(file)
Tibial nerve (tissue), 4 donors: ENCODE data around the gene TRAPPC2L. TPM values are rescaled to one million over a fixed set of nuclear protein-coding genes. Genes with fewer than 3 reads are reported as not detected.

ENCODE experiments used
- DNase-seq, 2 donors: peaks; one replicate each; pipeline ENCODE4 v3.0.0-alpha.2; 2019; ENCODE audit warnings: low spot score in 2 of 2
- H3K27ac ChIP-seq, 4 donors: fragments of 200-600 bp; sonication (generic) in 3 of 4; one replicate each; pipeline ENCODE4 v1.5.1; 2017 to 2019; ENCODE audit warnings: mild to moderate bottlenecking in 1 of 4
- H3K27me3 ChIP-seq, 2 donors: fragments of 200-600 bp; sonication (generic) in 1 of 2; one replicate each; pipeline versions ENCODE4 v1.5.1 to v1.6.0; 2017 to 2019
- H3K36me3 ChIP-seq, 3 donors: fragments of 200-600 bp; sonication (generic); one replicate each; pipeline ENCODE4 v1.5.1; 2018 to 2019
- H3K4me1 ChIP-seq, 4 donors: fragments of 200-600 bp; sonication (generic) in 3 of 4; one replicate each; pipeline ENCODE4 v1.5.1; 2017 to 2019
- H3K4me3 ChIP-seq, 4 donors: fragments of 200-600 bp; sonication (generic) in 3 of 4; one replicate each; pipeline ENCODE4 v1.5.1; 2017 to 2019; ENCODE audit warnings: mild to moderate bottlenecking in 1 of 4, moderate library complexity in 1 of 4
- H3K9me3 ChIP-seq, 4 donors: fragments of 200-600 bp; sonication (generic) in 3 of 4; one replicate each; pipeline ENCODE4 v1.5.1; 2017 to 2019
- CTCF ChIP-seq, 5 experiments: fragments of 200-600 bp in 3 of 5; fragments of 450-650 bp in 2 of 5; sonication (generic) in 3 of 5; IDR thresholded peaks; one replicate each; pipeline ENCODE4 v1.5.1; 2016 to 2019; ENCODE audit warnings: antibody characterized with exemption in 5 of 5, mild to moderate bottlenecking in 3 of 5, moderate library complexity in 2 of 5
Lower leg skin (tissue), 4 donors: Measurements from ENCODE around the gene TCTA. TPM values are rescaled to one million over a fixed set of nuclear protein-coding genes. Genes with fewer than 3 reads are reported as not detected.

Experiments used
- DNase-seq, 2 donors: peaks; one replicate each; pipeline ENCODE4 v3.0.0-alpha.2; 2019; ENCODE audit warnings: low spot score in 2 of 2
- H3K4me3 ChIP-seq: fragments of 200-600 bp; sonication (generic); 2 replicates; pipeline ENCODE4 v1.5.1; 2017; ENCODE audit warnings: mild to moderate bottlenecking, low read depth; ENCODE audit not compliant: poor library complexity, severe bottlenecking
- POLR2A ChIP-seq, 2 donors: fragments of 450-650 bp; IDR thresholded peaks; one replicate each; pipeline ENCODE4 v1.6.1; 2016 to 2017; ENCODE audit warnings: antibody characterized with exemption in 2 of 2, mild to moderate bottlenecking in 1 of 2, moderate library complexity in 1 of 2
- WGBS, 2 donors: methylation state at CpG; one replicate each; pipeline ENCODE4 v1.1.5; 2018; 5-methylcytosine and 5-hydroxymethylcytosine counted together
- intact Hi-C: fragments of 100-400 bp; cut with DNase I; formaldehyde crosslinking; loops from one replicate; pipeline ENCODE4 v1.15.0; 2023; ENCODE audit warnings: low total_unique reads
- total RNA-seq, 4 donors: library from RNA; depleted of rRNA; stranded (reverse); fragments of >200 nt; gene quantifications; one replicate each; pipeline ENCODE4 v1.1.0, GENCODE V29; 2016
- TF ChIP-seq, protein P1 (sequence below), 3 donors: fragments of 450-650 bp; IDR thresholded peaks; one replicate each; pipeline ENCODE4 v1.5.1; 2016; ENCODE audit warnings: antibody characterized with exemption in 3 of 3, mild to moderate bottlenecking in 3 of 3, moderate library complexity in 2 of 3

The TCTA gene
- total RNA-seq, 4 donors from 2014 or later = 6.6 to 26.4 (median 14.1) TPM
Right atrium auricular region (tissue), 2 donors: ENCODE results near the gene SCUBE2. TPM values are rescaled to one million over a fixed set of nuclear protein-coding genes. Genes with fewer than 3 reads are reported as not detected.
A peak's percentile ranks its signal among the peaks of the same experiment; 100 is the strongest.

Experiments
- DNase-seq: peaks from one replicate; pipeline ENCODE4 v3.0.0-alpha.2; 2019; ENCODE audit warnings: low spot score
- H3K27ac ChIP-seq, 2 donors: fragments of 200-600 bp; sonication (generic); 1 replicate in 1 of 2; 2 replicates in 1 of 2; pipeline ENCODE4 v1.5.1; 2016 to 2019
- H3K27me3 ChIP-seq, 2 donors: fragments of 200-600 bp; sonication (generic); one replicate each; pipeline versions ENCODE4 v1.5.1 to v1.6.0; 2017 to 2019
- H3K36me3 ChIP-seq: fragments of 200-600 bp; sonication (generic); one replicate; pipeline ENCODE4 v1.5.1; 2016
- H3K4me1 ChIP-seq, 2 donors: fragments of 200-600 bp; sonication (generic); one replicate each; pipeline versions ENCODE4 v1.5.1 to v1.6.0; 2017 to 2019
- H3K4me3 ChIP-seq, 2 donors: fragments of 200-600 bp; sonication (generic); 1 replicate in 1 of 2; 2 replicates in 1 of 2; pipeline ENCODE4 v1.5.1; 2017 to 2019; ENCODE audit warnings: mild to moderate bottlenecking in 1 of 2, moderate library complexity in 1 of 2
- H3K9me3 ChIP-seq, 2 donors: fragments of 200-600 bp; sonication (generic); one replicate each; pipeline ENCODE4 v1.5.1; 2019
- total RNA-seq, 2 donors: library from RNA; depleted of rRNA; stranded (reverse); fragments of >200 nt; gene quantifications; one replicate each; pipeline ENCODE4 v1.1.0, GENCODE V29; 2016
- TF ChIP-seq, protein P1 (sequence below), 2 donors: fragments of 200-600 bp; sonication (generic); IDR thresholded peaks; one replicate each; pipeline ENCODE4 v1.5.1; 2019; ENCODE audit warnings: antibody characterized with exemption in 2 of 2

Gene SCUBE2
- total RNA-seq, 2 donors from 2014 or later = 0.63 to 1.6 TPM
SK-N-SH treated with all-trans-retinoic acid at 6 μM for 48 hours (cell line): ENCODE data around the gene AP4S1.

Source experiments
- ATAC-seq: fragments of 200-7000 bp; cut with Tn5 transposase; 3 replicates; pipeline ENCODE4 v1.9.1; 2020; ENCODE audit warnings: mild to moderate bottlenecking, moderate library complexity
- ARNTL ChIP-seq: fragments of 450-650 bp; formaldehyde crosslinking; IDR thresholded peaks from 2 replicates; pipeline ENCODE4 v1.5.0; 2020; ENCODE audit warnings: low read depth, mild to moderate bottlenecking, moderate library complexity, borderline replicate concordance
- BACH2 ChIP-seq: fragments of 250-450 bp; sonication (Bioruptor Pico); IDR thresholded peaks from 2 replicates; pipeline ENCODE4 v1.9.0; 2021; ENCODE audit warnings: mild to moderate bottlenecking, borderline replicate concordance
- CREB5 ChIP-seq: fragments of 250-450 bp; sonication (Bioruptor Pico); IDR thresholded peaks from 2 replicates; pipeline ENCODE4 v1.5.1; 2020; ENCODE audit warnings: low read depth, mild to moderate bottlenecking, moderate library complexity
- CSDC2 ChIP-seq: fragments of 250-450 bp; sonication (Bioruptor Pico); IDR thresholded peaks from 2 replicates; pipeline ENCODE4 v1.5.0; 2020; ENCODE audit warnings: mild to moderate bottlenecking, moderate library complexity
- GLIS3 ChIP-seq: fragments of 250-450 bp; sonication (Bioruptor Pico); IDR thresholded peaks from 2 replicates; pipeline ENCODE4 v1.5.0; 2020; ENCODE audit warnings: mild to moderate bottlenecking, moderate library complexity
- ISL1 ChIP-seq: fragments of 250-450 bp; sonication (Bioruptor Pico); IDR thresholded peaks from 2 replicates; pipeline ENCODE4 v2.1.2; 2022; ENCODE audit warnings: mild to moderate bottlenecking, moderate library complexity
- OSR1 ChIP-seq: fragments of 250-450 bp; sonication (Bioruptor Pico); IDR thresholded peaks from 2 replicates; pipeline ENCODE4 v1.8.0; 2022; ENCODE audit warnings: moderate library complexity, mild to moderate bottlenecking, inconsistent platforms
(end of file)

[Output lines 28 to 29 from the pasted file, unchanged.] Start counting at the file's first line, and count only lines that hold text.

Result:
- H3K36me3 ChIP-seq: fragments of 200-600 bp; sonication (generic); one replicate; pipeline ENCODE4 v1.5.1; 2016
- H3K4me1 ChIP-seq, 2 donors: fragments of 200-600 bp; sonication (generic); one replicate each; pipeline versions ENCODE4 v1.5.1 to v1.6.0; 2017 to 2019